Bryce Shuman practices his game face in the hopes of intimidating his fellow chefs.
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Chef Daniel Humm mugged for the camera before the fun began.
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The Union Square Greenmarket’s most promising players waited patiently, hoping to be selected.
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On your mark, get set…
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Do these ‘maters have what it takes to make the cut?
In a last-minute bid, they accessorize in the hopes of catching the participants’ eyes.
In a last-minute decision, they accessorize in the hopes of catching the participants’ eyes.
File this one under ‘Great New York Moments’: Chef Daniel Humm bumps into chef Jean-Georges Vongerichten, who was browsing the market over his morning coffee.
File this one under ‘Great New York Moments’: Chef Daniel Humm bumps into chef Jean-Georges Vongerichten, who was browsing the market over his morning coffee.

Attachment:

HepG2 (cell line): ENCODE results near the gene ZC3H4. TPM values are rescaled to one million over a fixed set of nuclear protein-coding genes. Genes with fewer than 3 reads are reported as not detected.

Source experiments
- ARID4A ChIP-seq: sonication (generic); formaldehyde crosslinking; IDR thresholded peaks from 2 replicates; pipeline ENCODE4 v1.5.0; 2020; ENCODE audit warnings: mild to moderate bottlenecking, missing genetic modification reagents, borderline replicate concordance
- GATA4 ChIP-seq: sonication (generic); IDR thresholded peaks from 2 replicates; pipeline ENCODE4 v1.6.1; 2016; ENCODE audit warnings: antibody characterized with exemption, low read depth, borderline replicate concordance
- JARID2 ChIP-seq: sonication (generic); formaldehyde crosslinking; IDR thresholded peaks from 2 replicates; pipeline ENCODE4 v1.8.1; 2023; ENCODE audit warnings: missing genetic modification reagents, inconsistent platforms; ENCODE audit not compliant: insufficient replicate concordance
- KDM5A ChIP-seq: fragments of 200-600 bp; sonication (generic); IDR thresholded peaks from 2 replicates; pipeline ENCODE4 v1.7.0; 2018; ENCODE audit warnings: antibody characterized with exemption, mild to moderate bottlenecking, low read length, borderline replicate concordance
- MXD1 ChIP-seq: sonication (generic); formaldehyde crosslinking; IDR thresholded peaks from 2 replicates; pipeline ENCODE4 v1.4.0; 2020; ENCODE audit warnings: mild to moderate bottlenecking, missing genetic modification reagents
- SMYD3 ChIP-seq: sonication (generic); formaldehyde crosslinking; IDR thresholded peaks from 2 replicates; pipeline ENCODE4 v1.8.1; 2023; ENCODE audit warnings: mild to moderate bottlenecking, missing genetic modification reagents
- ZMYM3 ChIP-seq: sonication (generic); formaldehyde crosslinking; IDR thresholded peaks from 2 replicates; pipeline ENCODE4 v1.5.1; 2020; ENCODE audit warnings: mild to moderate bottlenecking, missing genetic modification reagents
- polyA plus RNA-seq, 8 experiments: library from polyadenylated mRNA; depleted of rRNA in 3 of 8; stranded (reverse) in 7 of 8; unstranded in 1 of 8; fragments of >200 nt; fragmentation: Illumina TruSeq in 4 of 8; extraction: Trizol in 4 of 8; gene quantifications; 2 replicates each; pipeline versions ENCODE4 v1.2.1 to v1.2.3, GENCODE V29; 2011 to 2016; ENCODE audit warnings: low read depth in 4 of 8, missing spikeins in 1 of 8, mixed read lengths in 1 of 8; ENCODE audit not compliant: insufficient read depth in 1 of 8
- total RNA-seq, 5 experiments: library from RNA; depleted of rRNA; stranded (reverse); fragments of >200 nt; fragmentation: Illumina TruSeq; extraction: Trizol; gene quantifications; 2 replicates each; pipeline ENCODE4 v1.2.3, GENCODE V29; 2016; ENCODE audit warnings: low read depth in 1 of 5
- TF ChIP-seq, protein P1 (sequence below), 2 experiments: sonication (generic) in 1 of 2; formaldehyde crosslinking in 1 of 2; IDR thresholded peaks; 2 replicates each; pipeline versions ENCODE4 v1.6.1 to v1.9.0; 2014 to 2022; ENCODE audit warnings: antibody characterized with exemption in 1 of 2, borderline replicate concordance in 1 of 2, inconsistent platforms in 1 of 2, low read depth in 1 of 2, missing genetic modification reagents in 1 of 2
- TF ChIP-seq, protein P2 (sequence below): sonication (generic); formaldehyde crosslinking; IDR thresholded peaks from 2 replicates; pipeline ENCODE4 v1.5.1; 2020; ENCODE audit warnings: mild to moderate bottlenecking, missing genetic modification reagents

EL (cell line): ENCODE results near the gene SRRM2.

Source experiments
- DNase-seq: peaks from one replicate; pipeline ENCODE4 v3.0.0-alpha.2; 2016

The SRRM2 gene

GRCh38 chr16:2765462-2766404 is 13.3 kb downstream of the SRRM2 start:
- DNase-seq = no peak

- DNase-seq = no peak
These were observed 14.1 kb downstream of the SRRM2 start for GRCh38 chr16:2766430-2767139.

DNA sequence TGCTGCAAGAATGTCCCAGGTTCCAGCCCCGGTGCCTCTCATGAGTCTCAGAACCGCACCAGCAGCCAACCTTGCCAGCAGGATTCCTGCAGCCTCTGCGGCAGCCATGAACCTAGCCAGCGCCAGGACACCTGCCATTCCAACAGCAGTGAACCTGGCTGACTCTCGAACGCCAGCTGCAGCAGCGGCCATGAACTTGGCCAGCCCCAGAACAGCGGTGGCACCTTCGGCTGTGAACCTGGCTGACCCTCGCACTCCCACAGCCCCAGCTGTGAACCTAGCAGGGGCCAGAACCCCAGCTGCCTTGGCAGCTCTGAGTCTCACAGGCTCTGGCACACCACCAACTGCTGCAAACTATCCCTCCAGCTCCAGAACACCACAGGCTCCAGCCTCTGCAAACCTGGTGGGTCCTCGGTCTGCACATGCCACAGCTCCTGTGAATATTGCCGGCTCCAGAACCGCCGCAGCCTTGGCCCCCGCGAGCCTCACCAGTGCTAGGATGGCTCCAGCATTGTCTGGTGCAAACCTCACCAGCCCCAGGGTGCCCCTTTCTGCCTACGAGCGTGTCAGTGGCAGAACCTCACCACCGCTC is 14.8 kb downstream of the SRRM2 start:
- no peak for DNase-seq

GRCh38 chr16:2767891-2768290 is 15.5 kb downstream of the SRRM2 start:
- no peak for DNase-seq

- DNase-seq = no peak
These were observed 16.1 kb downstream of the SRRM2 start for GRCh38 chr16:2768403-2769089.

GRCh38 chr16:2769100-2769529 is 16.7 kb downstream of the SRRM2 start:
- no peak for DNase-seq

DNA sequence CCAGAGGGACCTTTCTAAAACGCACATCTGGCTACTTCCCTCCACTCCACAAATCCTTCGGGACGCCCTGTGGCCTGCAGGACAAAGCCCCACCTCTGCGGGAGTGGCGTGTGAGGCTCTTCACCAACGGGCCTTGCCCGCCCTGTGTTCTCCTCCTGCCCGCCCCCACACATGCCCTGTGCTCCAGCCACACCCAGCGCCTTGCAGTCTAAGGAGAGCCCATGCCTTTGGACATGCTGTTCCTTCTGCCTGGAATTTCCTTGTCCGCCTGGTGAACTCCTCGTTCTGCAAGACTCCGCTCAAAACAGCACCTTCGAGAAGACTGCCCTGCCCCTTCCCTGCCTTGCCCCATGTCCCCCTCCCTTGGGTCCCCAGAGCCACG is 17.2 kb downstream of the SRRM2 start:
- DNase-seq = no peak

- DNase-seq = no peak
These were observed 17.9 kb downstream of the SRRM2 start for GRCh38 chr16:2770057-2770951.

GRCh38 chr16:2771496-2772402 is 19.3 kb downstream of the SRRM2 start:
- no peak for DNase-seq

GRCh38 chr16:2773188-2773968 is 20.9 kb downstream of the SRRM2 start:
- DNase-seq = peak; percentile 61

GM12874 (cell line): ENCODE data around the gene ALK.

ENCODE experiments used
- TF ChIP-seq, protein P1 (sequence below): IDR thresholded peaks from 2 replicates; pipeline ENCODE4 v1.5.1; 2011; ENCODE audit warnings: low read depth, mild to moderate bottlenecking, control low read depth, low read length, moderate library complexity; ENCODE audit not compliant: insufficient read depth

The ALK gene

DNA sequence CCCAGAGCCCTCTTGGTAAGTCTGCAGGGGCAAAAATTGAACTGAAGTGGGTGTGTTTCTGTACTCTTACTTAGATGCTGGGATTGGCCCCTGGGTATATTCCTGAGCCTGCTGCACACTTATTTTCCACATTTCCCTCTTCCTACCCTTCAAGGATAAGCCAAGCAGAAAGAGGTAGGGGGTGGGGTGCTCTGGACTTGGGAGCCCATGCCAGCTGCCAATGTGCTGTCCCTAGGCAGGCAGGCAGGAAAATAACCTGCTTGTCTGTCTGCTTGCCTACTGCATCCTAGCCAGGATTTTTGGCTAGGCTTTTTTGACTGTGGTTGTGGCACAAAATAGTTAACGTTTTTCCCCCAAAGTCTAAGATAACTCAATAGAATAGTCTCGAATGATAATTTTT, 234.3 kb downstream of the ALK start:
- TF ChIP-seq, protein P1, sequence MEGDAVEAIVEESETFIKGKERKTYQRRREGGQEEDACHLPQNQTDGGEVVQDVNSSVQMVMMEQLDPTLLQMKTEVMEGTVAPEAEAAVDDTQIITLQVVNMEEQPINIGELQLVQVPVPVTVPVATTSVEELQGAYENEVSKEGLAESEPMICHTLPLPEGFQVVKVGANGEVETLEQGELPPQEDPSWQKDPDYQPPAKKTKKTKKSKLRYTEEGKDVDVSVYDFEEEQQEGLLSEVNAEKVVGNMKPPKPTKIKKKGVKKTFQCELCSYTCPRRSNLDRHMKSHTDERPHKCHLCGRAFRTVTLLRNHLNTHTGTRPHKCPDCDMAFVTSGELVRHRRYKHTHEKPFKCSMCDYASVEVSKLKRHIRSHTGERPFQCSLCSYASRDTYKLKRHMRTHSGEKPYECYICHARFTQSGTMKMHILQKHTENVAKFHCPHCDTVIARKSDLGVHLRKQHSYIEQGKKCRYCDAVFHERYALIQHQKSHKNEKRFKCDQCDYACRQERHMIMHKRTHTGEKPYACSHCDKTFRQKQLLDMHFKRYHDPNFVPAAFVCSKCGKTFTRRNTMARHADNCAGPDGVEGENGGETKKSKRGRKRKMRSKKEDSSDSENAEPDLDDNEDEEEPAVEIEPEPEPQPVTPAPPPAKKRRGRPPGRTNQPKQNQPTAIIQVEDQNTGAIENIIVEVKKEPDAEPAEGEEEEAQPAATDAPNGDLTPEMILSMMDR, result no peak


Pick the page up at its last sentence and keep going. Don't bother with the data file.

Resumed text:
Is it a coincidence that chef Humm chose French breakfast radishes after his run-in with Jean-Georges? We think not.
Is it a coincidence that chef Humm chose French breakfast radishes after his run-in with Jean-Georges? We think not.
The corn tries to act natural while chef Shuman ponders his decision.
The corn tries to act natural while chef Shuman ponders his decision.
Chef Shuman sinks his teeth into his Produce Playoff pick with corn from Sycamore Farms.
Chef Shuman sinks his teeth into his Produce Playoff pick with corn from Sycamore Farms.
True story: Chef Eli Kaimeh went straight for the gorgeous fairytale eggplant.
True story: Chef Eli Kaimeh went straight for the gorgeous fairytale eggplant.
I really hope he remembered to use the #produceplayoff hashtag.
I really hope he remembered to use the #produceplayoff hashtag.
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There were grape expectations around the pours the wine experts would pick.
Some of the somms got really into feeding their fellow competitors grapes.
Some of the somms got really into feeding their fellow competitors grapes.
Seriously, what's up with the wine guys and the grapes?
Seriously, what’s up with the wine guys and the grapes?
No, really.
No, really.